•  Mobile Application Security : SMS Security - Overview of Short Message Service
  •  iPad SDK : Popovers - The Font Name Popover (part 2)
  •  iPad SDK : Popovers - The Font Name Popover (part 1)
  •  Beginning Android 3 : Working with Containers - Tabula Rasa
  •  Beginning Android 3 : Working with Containers - LinearLayout Example & The Box Model
  •  iPhone Application Development : Reading and Writing User Defaults (part 2) - Implementing System Settings
  •  iPhone Application Development : Reading and Writing User Defaults (part 1) - Creating Implicit Preferences
  •  - Mobile Application Security : SMS Security - Overview of Short Message Service
  •  - Mobile Application Security : Bluetooth Security - Bluetooth Security Features
  •  Integrating Your Application with Windows Phone 7
  •  Introducing Windows Phone 7 Photo Features (part 2) - Using a Chooser to Open Photos & Saving Photos to the Phone
  •  Introducing Windows Phone 7 Photo Features (part 1) - Using a Chooser to Take Photos
  •  Mobile Application Security : Bluetooth Security - Bluetooth Technical Architecture
  •  Mobile Application Security : Bluetooth Security - Overview of the Technology
    Top 10
    Nikon 1 J2 With Stylish Design And Dependable Image And Video Quality
    Canon Powershot D20 - Super-Durable Waterproof Camera
    Fujifilm Finepix F800EXR – Another Excellent EXR
    Sony NEX-6 – The Best Compact Camera
    Teufel Cubycon 2 – An Excellent All-In-One For Films
    Dell S2740L - A Beautifully Crafted 27-inch IPS Monitor
    Philips 55PFL6007T With Fantastic Picture Quality
    Philips Gioco 278G4 – An Excellent 27-inch Screen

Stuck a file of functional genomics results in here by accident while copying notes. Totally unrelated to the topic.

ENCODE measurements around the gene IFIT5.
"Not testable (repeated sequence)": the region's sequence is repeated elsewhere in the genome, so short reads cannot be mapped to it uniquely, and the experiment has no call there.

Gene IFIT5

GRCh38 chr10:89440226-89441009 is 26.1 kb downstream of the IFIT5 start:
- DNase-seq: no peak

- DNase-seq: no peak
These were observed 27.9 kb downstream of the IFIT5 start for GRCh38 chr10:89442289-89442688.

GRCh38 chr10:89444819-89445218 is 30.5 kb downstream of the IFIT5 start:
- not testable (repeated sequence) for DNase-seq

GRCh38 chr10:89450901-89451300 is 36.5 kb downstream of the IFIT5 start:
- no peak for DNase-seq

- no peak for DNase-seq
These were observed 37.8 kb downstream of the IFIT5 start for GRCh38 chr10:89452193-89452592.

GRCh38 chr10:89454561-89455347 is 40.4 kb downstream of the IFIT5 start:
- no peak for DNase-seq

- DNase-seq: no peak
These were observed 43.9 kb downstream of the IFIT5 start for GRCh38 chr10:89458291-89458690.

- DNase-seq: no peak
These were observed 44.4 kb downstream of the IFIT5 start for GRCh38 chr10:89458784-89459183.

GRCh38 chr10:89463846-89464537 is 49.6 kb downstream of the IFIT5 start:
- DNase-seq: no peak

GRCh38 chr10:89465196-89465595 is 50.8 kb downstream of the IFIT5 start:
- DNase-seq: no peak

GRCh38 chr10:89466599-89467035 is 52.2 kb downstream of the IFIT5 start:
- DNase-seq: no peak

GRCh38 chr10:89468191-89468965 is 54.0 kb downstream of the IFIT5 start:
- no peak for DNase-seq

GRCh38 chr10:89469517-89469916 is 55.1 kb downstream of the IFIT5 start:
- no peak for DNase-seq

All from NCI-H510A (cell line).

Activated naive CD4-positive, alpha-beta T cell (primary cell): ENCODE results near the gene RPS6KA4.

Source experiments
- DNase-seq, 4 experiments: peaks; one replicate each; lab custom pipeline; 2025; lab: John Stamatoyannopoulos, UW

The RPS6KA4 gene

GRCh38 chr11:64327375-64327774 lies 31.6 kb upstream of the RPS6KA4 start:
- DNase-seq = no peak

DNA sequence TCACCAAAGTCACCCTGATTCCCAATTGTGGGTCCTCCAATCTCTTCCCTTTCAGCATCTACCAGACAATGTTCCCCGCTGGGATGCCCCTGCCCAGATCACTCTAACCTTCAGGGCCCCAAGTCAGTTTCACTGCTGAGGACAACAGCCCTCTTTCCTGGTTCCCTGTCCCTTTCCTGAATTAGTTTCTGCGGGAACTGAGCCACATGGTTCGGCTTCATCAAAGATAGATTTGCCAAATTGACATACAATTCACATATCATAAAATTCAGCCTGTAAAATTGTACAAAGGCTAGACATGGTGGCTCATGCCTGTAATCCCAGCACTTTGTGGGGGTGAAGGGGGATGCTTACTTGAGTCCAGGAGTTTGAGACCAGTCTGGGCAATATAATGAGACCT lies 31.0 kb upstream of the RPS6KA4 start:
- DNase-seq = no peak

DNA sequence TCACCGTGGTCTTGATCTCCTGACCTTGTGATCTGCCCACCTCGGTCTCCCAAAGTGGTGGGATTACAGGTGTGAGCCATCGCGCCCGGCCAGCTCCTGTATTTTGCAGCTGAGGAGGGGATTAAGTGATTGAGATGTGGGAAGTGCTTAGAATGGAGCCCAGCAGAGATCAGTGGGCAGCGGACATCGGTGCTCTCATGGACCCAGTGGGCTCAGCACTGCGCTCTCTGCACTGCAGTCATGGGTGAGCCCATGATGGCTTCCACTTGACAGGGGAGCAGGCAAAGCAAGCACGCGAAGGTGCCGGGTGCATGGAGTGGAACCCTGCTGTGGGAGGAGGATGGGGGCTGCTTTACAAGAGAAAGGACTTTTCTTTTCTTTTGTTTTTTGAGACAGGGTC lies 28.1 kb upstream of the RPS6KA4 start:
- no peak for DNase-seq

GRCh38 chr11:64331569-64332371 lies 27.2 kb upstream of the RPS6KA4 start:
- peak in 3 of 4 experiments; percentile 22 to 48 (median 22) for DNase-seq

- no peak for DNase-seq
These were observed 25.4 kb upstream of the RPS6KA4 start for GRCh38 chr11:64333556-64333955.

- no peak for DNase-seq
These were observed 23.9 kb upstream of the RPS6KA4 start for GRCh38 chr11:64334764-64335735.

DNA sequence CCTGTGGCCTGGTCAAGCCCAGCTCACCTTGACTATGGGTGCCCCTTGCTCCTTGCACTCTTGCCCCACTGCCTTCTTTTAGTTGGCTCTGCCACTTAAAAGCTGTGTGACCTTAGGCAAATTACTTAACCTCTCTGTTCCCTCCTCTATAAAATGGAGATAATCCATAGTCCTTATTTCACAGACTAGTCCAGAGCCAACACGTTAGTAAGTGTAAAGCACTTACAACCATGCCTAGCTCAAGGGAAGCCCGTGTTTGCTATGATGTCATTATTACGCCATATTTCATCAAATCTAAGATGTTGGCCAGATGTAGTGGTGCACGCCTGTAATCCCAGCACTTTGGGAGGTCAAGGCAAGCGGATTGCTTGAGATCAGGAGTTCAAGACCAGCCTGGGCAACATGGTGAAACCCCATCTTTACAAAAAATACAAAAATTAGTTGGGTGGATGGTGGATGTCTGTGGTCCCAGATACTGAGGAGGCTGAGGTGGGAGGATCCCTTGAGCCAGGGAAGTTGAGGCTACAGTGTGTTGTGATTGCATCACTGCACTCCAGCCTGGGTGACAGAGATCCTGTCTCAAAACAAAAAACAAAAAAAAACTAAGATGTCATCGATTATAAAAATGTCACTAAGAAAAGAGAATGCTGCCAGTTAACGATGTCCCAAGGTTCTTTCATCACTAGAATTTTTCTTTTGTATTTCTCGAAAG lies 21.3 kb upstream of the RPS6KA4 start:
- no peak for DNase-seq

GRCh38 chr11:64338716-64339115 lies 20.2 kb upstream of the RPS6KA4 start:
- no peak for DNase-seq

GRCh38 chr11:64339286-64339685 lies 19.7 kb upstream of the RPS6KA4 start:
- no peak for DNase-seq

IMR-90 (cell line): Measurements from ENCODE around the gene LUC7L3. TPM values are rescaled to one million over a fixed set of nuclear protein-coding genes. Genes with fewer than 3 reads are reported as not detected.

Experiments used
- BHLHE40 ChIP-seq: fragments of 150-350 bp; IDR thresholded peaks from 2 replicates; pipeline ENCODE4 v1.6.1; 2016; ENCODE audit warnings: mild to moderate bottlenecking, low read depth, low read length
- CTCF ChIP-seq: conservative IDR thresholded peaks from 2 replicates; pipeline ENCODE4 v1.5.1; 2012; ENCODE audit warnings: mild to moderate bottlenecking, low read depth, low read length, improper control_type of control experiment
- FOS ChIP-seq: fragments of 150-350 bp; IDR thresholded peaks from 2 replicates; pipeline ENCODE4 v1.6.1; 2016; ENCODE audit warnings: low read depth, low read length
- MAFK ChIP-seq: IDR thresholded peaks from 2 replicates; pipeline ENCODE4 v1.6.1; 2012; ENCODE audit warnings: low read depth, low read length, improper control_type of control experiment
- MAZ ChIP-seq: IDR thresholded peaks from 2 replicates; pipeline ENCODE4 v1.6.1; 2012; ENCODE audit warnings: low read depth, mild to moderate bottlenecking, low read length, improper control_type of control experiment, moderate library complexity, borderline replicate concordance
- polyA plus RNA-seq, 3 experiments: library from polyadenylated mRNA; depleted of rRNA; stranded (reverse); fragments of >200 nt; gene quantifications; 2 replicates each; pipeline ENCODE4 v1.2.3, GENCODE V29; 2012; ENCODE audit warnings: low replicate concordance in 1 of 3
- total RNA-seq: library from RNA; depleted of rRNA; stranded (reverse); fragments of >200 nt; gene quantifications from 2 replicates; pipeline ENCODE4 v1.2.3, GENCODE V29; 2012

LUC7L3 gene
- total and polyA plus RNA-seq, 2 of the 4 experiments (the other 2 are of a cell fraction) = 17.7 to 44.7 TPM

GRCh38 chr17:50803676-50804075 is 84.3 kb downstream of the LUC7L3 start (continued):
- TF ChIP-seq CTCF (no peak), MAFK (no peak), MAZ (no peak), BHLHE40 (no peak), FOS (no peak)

Sony VPL-HW50ES – Sony’s Best Home Cinema Projector
    Windows Vista : Installing and Running Applications - Launching Applications
    Most View
    Bamboo Splash - Powerful Specs And Friendly Interface
    Powered By Windows (Part 2) - Toshiba Satellite U840 Series, Philips E248C3 MODA Lightframe Monitor & HP Envy Spectre 14
    MSI X79A-GD65 8D - Power without the Cost
    Canon EOS M With Wonderful Touchscreen Interface (Part 1)
    Windows Server 2003 : Building an Active Directory Structure (part 1) - The First Domain
    Personalize Your iPhone Case
    Speed ​​up browsing with a faster DNS
    Using and Configuring Public Folder Sharing
    Extending the Real-Time Communications Functionality of Exchange Server 2007 : Installing OCS 2007 (part 1)
    Google, privacy & you (Part 1)
    iPhone Application Development : Making Multivalue Choices with Pickers - Understanding Pickers
    Microsoft Surface With Windows RT - Truly A Unique Tablet
    Network Configuration & Troubleshooting (Part 1)
    Panasonic Lumix GH3 – The Fastest Touchscreen-Camera (Part 2)
    Programming Microsoft SQL Server 2005 : FOR XML Commands (part 3) - OPENXML Enhancements in SQL Server 2005
    Exchange Server 2010 : Track Exchange Performance (part 2) - Test the Performance Limitations in a Lab
    Extra Network Hardware Round-Up (Part 2) - NAS Drives, Media Center Extenders & Games Consoles
    Windows Server 2003 : Planning a Host Name Resolution Strategy - Understanding Name Resolution Requirements
    Google’s Data Liberation Front (Part 2)
    Datacolor SpyderLensCal (Part 1)